Last edited: Dec 4, 2018
  5. Dec 4, 2018 #5

    Gjackson98

    Gjackson98

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    I am sure you didn't mean it. You can always go back to the post and click edit and take out the word, if that helps.
     
  6. Dec 4, 2018 #6

    ThinMan

    ThinMan

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    Since you’re in Denmark, look at Japanese Natural Stones (there is a vendor forum here). I have not tried one, but it sounds like a Kaeru might approach what you are looking for.
     
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  7. Dec 4, 2018 #7

    Benuser

    Benuser

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    Don't know that Ohishi, but have good experiences with other knives under that name, and the steel. Offers quite some bite and a great edge retention. Use the finest stones only for deburring.
    Globals are the worst imaginable to learn sharpening on. Get a cheap, simple carbon steel knife to get the basics: raising a burr, chasing it, getting rid of it. A Robert Herder Buckels breakfast knife costs a little and comes very thin behind the edge.
     
  8. Dec 4, 2018 #8

    Dhoff

    Dhoff

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    Thank you most kindly for the advice :) I still have to read up on sharpening, as I have yet to understand why the burr has to be removed I lack some basics even after reading and watching instructional videos :)
     
  9. Dec 4, 2018 #9

    Benuser

    Benuser

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    My pleasure, Dhoff. May I suggest Chad Ward's An Edge in the Kitchen? A bit outdated, but sharpening principles haven't changed that much...

    And Mr Broida's playlist
    https://www.youtube.com/playlist?list=PLEBF55079F53216AB
     
  10. Dec 4, 2018 #10

    Dhoff

    Dhoff

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    Thank you again, I will take a look asap. The book looks very interested and is eventuelt available online (though I perfekt to hold such bookes in my hands while enjoying the Reader)
     
  11. Dec 4, 2018 #11

    Benuser

    Benuser

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  12. Dec 6, 2018 #12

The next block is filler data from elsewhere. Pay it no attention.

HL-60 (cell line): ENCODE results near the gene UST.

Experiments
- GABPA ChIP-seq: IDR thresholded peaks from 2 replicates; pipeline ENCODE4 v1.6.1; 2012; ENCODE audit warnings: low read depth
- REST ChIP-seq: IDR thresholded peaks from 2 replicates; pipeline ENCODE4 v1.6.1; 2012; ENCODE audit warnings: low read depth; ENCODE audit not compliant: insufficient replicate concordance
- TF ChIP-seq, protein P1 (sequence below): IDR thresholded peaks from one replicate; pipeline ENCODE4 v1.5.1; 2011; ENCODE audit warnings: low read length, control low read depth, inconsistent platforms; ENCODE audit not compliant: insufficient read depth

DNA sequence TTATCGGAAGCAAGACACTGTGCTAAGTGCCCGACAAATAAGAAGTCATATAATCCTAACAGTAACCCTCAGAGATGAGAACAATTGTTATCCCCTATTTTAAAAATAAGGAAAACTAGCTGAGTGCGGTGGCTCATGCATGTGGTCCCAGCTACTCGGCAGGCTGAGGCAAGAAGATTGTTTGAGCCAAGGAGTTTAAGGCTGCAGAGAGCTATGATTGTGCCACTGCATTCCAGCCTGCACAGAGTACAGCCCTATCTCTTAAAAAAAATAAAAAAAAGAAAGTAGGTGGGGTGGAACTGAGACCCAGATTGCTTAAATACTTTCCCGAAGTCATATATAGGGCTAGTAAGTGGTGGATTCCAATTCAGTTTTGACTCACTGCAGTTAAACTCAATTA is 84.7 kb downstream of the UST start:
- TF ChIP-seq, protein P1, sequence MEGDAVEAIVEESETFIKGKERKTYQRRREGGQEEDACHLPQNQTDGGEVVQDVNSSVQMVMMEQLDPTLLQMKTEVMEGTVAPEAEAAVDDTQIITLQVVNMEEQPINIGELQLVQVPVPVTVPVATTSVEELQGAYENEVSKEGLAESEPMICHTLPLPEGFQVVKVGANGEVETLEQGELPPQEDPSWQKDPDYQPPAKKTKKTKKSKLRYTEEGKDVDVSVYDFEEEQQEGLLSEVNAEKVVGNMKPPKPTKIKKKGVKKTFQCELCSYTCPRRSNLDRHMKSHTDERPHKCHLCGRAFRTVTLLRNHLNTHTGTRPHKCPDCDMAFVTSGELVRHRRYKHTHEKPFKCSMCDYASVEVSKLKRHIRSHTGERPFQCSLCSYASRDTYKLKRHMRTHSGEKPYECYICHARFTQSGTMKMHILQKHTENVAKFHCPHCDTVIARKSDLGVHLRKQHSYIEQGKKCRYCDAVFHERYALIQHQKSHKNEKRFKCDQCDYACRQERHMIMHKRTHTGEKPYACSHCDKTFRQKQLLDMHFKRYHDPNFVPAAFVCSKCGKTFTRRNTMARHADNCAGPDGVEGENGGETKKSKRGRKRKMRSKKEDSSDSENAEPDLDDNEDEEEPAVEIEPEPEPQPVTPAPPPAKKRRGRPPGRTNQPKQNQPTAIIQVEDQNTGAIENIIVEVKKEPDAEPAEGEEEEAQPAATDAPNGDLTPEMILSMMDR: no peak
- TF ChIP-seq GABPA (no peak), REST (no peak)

Dhoff

    Dhoff

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    Thank you :)

    I have chosen to buy a Gesshin Ginga 240mm stainless gyuto from Daddy Yo yo and look forward to trying the beaty
     
  13. Jan 9, 2019 #13

    Dhoff

    Dhoff

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    Do you have any suggestions for a cheap carbon steel knife? I have been searching high and low, but seems options are very limited unless im lucky and stumble on one in a thrift shop
     
  14. Jan 9, 2019 #14

    Benuser

    Benuser

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  15. Jan 9, 2019 #15

    Dhoff

    Dhoff

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    Thank you very much again Benuser
     
  16. Jan 9, 2019 #16

    Benuser

    Benuser

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    You're most welcome, Dhoff, my pleasure.
     
  17. Jan 9, 2019 #17

    tongas

    tongas

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    [​IMG]

    130mm Pallares solsona petty ,XC75 carbon steel ,13euros, made in Spain. As your are in Europe, should be available easily
     
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  18. Jan 10, 2019 #18

    Dhoff

    Dhoff

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    Thanks Tonkas, I actually like how this knife looks even though cheap :)
     
  19. Jan 10, 2019 #19

    tongas

    tongas

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    If you do prefer more belly ,they do have "Oktoberfest profile" too.

    Boxwood handle. Mine is 12cm, don't know why i wrote 13 ;)
    Size vary between 9/15 cm , they do have some stainless models also.

    http://www.pallaressolsona.com/en/kitchen-knives-h-boxwood/

    Really easy to sharpen .
    As steel is quite soft don't look for edge retention, but it's a quite good petty and good guinea pig for your sharpenning steps , for few bucks
     
  20. Jan 10, 2019 #20

    Benuser

    Benuser

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    Any idea of the Rc hardness? Just curious, not that relevant with carbons, as Sab users know.
     
  21. Jan 10, 2019 #21

    tongas

    tongas

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  22. Jan 10, 2019 #22

    KellyW

    KellyW

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  23. Jan 10, 2019 #23

    Benuser

    Benuser

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  24. Jan 11, 2019 #24

    Dhoff

    Dhoff

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  25. Jan 25, 2019 #25

    Benuser

    Benuser

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    Pallarès Solsona small chef, 165mm, here with Herder's 1922 Tranchelard, 230mm.[​IMG]
    C65, hardness 60Rc, €19.
    Right face strongly convexed, as is the edge, almost no bevel.
    https://www.damplank.nl/nl/webwinkel/
     
  26. Jan 25, 2019 #26

    tongas

    tongas

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    Nice Tranchelard...bien entretenu !